By Mark Ellis —
In many areas of the world he might be referred to as a witch doctor, but in Papua New Guinea he was known as a poison man. He worshipped ancestors, the created world, and “the killing spirit” until he found God’s grace.
“I put all my belief in the spirit world, plants, ancestors, in the killing spirit, and the things of this ground,” Kiung told Ethnos360. “I had never heard or thought about God or anything like that.”
In his tribe he was sought out for his masterful use of incantations, potions, and casting spells that might bring help, harm, or even kill other people.
Then missionaries visited who brought a form of the Christian religion that emphasized earning God’s favor through good works.
“Religion takes different forms and beliefs all over the world. In many places here, religion is a list of laws and regulation to adhere to, prayers and songs to sing, and works to do in order to appease God and gain his blessings or maybe even go to heaven,” according to Aaron Luse, an Ethnos360 missionary with his life Lori to the Patpatar people group in Papua New Guinea.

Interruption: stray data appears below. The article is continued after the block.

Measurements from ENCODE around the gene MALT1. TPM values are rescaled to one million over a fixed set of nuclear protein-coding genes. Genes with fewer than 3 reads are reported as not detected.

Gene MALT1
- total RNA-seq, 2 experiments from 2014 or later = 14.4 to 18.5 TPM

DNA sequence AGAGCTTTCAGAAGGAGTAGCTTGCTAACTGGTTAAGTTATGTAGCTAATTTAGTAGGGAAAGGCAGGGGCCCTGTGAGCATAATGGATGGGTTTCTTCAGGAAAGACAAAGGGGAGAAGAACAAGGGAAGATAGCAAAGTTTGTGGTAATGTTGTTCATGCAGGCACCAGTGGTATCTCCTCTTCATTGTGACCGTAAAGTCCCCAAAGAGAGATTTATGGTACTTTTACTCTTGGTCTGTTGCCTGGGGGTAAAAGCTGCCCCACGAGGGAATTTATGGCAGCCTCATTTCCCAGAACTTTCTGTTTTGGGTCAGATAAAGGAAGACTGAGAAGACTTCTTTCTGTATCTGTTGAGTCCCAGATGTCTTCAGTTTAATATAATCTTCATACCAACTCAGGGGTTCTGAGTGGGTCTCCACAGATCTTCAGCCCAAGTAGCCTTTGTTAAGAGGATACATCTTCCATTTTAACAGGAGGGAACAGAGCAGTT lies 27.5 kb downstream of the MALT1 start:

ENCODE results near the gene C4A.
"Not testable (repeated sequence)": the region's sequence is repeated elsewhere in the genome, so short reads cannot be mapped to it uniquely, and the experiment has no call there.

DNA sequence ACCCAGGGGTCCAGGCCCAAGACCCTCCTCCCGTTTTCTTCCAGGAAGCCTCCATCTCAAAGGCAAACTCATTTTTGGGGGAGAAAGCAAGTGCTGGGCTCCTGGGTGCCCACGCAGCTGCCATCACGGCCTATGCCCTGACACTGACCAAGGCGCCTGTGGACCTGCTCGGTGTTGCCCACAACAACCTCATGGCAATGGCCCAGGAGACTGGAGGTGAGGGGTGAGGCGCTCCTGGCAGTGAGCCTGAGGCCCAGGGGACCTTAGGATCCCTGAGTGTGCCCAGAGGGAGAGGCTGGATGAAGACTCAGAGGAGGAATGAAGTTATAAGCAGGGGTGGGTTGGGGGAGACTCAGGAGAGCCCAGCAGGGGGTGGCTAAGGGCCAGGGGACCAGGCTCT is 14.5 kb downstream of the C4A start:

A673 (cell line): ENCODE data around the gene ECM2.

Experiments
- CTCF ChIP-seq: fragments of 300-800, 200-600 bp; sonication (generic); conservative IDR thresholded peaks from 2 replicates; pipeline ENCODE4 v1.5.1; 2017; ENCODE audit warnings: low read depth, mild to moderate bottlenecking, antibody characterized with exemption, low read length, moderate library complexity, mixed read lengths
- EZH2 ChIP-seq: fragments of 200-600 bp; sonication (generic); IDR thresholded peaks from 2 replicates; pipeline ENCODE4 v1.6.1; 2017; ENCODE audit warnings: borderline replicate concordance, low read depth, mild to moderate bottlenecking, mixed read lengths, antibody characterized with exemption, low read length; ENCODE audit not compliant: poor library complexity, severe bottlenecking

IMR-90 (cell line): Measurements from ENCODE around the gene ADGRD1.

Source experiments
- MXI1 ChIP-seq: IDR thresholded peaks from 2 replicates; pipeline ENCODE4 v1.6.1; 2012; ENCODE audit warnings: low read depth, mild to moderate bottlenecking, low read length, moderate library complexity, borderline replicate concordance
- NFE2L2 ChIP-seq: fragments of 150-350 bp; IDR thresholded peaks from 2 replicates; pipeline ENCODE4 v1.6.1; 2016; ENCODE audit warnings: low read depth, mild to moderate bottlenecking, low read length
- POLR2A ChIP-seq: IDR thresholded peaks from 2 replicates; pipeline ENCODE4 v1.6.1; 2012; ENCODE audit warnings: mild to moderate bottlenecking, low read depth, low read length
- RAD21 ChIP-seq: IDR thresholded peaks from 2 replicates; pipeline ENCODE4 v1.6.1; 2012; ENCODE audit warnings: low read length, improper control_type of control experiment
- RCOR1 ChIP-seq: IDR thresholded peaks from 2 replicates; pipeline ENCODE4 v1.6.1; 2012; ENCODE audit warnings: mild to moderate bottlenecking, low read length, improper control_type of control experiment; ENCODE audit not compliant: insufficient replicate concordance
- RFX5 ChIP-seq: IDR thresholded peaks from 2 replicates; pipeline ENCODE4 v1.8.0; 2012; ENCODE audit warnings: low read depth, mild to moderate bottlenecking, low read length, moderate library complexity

“Kiung became religions and began to rise on the ladder within that religious system and made some radical changes in lifestyle. After being immersed in that for several years and not finding the basic answers and security he longed for, he was given the chance to hear God’s Word taught clearly in a way he had never known,” Luse noted.
A system of works-based righteousness was ultimately exasperating and unfulfilling for Kiung. “All I heard was talk about work, you must do this, you must do that. If you do bad things you go to the place of pain and fire. If you do good works then you get eternal life,” he told Ethnos360.
“I went to the church and tried to do all of the good things. I did everything the church told me. I followed all the laws of the church. I tried and tried because if I did enough of these things I would get eternal life because that’s what the church said.”
Then a liberating message of grace came to Kiung. “I began to realize that all my prior ways and beliefs about the spirit world and all the rules and traditions of the other church, they were not in line with God’s talk.”
“Now I know it’s only by the work of Jesus. He died, and He rose again. I believe in Him. There’s nothing I can do to go find God. The only way is Jesus and believing in his work on the cross. I know the only road to God is though the work of his Son.”
“Now I have received the mercy of God, he continued. “He gave it freely. There is nothing I have to do or give besides put my belief in the work of Jesus.”
Now Kiung is a pastor in the Patpatar church and teaches and shepherds those seeking answers, security, and fulfillment.
To know more about a personal relationship with God, go here
To learn more about the Luse’s work in Papua New Guinea go here